```
def prime(n)
puts "That's not an integer." unless n.is_a? Integer
is_prime = true
for i in 2..n-1
if n % i == 0
is_prime = false
end
end
```

I DON'T UNDERSTAND WHAT "FOR I IN 2..N-1" WHICH IS LINE 4 OF ABOVE CODE

```
def prime(n)
puts "That's not an integer." unless n.is_a? Integer
is_prime = true
for i in 2..n-1
if n % i == 0
is_prime = false
end
end
```

I DON'T UNDERSTAND WHAT "FOR I IN 2..N-1" WHICH IS LINE 4 OF ABOVE CODE

`for i in 2..n-1`

describes iteration over a range from 2 to 1 less than `n`

.

Compare this to Python:

`for i in range(2, n-1):`

or JavaScript:

`for (var i = 2; i < n; i++){}`

Could you explain why the n-1 is there in more detail? And then the following line (if n % i == 0) and why that also is needed

In Ruby a range described with two dots includes to the top valueâ€¦

```
n = 10
puts (2..n).to_a # [2, 3, 4, 5, 6, 7, 8, 9, 10]
puts(2..n-1).to_a # [2, 3, 4, 5, 6, 7, 8, 9]
```

however, Ruby can generate a short range the same way Python doesâ€¦

```
puts(2...n).to_a # [2, 3, 4, 5, 6, 7, 8, 9]
```

In Python 2,

```
print range(2, n) # [2, 3, 4, 5, 6, 7, 8, 9]
```

Thatâ€™s a test of divisibility using modulo division which outputs the remainder. When it is zero, the number is divisible, so not Prime.

Okay I got that thank you! But maybe Iâ€™m not understanding what the â€śfor i in 2â€¦n-1â€ť statement is doing for the code, if you could explain that? (particularly what the for is doing to i)

`for`

has a built in iterator which iterates the range, each in turn starting from lowest and going to the highest.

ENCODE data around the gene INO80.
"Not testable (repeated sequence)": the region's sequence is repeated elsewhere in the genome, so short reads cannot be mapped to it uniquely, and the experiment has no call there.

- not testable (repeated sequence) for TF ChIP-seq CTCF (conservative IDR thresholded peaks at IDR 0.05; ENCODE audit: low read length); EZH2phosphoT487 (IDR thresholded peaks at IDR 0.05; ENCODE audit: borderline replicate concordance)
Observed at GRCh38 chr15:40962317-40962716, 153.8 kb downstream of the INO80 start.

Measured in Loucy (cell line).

```
for i in 2...n
end
```

`i`

is the *block variable* used to hold each value being iterated. It will be `2`

, then `3`

, then â€¦ `n`

.

What the code above represents is a brute force test for Primeness of the number represented by `n`

. I say brute force because it covers the entire range up to but not including `n`

. (3 / 3 == 1) In truth, a number cannot be divided by any number greater than half its value. (5 / 3 == 1 with 2 remainder). The fact that there is a remainder means 5 is Prime.

This would be just as valid a testâ€¦

```
for i in 2..((n+1)/2).to_i
end
```

and if we look at this even further, we can conclude that since all numbers can be factored to the primes that they are derived from, then technically the square-root of `n`

plus 1 for good measure is the highest our range needs to extend.

```
sqrt(5).to_i + 1 == 3
```

Read up on `for`

and its many uses for iterating over iterable objects such as strings, arrays, hashes, etc. Learn when it is appropriate to drop the last value of a range (such as when iterating strings and arrays, which are zero-indexed) and when to keep it (such as printing a list of numbers from `m`

to `n`

, inclusive).

Awesome didnâ€™t know for had a built in iterator so that helps a lot, thank you so much! I really appreciate how in depth you go

This may be a long shot but do you possibly tutor code? Iâ€™m fine with individual topics but combining all that knowledge and putting together larger labs is a big struggle for me so if you have any recommendations or resources that you think would help Iâ€™d love to know

Not real world, code, no. Iâ€™m not qualified beyond the basics since I donâ€™t work in any industries and have no schooling in the discipline. I can guide a learner only so far, then they surpass me, which I donâ€™t mind. These past few years Iâ€™ve devoted myself to working with beginners to help them with a leg up. Once their juices start flowing they no longer need me. Thatâ€™s why I chose CC as my place to be.